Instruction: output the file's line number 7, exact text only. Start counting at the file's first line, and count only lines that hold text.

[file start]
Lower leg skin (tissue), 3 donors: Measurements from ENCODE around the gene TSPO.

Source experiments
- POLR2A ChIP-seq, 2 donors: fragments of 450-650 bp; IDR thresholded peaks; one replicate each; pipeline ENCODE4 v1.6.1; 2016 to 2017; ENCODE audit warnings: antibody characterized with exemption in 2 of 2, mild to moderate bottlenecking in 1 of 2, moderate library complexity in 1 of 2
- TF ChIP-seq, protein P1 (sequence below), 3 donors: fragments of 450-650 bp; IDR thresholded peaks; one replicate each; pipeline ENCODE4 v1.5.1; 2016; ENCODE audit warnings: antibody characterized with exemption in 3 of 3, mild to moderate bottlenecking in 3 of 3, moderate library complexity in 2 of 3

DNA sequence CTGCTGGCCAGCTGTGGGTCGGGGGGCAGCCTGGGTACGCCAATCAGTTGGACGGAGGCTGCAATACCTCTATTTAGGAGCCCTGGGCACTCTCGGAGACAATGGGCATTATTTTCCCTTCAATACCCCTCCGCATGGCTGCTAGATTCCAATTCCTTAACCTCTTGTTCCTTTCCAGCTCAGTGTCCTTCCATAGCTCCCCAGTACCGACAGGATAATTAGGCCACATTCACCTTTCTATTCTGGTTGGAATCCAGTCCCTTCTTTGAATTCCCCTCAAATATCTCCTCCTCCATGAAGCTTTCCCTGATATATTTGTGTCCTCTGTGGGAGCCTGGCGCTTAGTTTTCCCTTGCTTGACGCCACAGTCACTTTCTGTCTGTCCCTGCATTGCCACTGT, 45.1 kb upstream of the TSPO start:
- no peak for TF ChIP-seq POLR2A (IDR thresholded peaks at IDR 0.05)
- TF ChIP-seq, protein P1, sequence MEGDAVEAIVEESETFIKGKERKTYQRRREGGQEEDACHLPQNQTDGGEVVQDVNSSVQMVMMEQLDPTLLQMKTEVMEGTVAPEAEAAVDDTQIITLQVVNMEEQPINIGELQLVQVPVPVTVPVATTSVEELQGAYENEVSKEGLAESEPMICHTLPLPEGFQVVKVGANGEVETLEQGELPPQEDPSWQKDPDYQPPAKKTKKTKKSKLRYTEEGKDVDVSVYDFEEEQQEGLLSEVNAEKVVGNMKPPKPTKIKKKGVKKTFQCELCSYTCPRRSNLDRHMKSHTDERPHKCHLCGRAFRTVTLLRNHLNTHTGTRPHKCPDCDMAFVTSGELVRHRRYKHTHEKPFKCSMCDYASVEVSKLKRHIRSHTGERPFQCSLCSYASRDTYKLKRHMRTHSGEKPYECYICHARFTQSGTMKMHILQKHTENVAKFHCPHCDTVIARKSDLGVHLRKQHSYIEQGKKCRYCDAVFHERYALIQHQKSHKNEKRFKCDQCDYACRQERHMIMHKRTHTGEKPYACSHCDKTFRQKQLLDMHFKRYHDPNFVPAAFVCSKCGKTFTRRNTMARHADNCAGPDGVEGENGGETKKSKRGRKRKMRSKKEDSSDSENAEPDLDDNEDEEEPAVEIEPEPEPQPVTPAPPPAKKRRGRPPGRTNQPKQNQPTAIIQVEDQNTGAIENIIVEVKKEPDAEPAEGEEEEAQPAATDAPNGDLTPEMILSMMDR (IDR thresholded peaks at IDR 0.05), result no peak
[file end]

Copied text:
- TF ChIP-seq, protein P1, sequence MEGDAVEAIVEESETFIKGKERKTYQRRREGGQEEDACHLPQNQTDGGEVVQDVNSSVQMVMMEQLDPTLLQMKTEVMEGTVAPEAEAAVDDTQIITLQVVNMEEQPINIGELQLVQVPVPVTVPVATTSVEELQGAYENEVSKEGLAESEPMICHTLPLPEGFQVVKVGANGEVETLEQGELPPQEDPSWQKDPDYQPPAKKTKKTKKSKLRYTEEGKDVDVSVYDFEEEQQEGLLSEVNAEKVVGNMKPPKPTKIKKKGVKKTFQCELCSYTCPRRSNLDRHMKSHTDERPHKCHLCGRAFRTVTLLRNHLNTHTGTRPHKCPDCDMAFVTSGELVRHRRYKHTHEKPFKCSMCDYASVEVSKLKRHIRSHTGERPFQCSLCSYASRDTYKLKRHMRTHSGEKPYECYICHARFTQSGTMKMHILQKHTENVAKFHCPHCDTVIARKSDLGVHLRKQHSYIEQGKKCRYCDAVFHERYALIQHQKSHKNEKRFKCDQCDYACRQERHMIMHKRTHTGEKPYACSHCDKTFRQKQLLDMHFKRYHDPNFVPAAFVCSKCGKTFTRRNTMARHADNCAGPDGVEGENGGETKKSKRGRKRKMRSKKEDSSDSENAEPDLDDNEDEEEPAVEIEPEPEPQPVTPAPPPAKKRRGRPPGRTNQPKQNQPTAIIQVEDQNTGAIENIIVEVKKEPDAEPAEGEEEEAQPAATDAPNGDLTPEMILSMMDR (IDR thresholded peaks at IDR 0.05), result no peak